Usually learning music starts with the piano white notes. XroSol (chromatic solfa ) offers a different route, starting with the black notes with their own names borrowed from the last five letters of the alphabet V W – X Y Z. Here’s a pentatonic play-along using the pictured instruments, first My Paddle’s Keen and Bright aka The Canoe Song followed by Over the Sea to Skye. The Canoe Song was originally written in 1918 by Margaret Embers McGee and people enjoy playing it with their own variations.

Here’s a beautiful sung version of the Canoe Song by RocknMusic lifted from YouTube and transposed up 1 guitar fret to match the black notes.

And here’s the first of the tunes in the above play-along Canoe Song in simple notation.

This special staff, like a foggy horizon, provides a background against which beginners can follow the contour and rhythm of the melody. If and when they come to read from a tradition staff the most important aspects will already be familiar.

The glockenspiel or xylophone is an ideal way to start playing music without any fingering complications. Instrument makers are needed to produce cheap black note sets to which matching white notes can be later added or fitted. Global suppliers who meet this demand will be automatically listed on this site.

Panpipe workshops can often produce “black note” versions on request. Traditionally the panpipers have low notes to the right, opposite to the layout of the piano. An option is to request pipes set in a straight line which can be played from either side.

XroSol is dialect made of two main components VW-XYZ and solfa (aka solfege). Solfa has special sounds with vowels and consonants that contrast beautifully with their neighbours within the range of 3 guitar frets. The black note names have vowels added that continue this contrast.

Ut is the original name for Do. It is useful to bring back to life to avoid conflict with the Transatlantic and Germanic note names, as in ABCD and AHCD. Ut gives us a distinctive initial U but is sung as Do. ABCDEFG are the older name proposed by Boethius around 550 having the disadvantage of similar vowels between 4 neighbours BCDE. Solfa, featuring contrasting vowels throughout was proposed by Guido of Arezzo around 1050. Seas, mountian ranges and political influences have all contributed to this note name boundary across Europe and carried beyond in the colonial era.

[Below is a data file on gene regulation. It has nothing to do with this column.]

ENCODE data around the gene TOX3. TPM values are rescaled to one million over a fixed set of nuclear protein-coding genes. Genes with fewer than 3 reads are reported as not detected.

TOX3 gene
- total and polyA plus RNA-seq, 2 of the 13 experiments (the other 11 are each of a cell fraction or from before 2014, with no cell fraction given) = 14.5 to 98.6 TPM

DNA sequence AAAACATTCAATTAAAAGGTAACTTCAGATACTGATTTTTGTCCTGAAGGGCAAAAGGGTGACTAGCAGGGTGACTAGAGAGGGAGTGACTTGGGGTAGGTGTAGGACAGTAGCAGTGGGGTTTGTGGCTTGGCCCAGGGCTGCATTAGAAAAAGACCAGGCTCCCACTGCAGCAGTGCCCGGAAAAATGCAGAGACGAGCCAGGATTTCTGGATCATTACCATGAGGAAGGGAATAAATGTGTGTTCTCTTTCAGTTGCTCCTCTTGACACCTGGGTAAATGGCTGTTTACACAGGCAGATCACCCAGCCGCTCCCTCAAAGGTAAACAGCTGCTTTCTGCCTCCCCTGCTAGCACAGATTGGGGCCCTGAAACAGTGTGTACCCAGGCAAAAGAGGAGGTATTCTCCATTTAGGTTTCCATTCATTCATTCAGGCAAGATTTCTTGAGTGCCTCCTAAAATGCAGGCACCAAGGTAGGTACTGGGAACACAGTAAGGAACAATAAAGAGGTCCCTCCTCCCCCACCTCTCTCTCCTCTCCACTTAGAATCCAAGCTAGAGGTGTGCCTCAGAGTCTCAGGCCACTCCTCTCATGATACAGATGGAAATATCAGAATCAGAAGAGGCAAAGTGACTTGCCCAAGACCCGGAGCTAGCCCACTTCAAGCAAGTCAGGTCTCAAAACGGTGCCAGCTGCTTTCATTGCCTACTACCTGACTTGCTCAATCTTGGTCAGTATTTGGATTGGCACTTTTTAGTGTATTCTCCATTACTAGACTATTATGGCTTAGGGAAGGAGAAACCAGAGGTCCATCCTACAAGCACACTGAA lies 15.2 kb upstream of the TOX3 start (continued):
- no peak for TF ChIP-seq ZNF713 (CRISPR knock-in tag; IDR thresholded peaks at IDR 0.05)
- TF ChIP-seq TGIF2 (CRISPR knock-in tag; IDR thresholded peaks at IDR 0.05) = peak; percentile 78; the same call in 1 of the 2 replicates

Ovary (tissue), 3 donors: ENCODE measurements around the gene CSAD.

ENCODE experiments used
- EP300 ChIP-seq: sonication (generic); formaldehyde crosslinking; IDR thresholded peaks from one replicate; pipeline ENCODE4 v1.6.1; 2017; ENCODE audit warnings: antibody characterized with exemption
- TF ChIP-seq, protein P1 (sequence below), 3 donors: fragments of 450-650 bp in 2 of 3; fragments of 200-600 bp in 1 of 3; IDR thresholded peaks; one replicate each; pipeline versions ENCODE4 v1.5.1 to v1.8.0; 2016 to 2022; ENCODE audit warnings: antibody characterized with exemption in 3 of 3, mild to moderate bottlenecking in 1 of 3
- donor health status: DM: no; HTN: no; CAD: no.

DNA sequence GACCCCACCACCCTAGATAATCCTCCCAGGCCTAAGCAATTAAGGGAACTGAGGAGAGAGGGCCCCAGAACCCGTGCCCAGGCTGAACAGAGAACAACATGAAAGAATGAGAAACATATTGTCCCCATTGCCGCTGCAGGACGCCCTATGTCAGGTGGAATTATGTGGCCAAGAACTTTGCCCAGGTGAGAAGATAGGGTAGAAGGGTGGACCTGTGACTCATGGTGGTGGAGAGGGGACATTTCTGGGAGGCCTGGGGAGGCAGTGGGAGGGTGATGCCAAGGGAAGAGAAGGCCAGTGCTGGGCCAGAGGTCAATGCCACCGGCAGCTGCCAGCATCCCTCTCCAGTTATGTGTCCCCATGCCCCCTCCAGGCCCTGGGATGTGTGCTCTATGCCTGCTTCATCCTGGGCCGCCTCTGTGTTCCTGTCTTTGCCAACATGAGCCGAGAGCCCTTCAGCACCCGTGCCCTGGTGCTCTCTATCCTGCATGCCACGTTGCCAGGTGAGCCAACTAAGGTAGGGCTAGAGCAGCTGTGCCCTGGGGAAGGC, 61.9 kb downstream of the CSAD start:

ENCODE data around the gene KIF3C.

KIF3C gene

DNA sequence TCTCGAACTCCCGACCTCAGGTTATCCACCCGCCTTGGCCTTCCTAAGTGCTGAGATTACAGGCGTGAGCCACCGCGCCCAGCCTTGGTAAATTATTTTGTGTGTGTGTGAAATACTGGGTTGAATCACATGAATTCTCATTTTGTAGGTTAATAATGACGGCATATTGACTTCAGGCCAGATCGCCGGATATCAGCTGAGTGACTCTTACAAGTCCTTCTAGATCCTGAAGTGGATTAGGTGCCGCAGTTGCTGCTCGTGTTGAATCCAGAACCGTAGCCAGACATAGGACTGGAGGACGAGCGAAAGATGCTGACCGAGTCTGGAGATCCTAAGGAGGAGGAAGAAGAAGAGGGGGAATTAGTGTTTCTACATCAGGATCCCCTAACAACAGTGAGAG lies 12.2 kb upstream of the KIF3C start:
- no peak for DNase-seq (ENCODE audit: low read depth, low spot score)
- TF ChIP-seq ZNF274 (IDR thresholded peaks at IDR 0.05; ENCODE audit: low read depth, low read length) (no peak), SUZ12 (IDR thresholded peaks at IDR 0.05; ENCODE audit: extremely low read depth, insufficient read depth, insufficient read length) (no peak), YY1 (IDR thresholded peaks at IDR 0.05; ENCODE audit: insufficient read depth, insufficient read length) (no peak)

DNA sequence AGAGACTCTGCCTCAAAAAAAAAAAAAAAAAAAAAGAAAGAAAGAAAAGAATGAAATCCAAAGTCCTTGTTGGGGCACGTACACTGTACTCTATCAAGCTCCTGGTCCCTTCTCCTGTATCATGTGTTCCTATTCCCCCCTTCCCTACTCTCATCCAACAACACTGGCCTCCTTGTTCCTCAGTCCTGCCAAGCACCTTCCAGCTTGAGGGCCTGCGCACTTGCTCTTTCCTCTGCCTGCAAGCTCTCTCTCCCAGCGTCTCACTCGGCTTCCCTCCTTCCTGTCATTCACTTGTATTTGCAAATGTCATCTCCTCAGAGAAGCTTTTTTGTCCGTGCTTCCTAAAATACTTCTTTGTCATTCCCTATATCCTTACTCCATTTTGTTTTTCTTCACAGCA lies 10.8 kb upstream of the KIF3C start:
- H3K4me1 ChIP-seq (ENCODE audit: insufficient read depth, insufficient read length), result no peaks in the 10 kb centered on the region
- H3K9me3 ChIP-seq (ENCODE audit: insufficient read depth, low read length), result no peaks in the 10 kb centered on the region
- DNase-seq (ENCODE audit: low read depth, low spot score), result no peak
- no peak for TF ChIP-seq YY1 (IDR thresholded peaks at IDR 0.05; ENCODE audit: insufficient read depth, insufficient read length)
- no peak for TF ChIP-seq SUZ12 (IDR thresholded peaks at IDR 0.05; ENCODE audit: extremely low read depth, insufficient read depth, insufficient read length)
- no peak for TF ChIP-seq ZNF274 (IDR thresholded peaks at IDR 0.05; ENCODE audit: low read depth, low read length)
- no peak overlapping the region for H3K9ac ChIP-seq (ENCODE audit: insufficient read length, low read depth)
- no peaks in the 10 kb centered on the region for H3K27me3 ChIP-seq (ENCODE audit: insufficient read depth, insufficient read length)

The last letter Si has already undergone some modification by the English music teacher Sarah Ann Glover around 1820 who chose to replace the Mediterranean Si with Ti so as to produce a disctinctive intial. She also made the innovation of using upper case to represent fixed notes (La=440Hz as is still used in the Mediterranean) and lower case for transposable as she demonstrates in the picture below. Italic is useful to avoid the ambiguity of the non-italic l which easily be confused with the number 1 (depending on the font in use). In XroSol Si and Ti are blended into Tsi which can sung as si, ti or tsi.

It looks like Sara Ann may have had suggestions for “black note” names, n and b, but they haven’t caught on. But her “Ti with jam and bread” has is written in celluloid in this iconic clip as Do Deer is sung with seven children, each representing a scale note.

How to pronounce Xe and Ze? The Scottish loch sound can be used for Xe, which was the ancient Greek pronunciation, while Ze can use the Castilian pronunciation (European Spanish) to be sung as the English word they, as in this demo.

Sharps and flats are a psychological reality (e.g the first two phrases of the song How High the Moon) but we can leave those issues to the listener, as we do with guitar/lute tablature and indeed when any music gets performed.


To explore the use of XroSol this site will feature coolections of music under different headings:

black note pentatonic tunes (as described above)

the chord sequences of tunes following the example of iReal Pro

the melharmonics of tunes, that looking at both melody and harmony using the same labels, here lower case solfa

piano pieces offering beginners easier note identification, bypassing key signatures and accidentals while retaining the general look of traditional piano music so that players and teachers move from one to the other.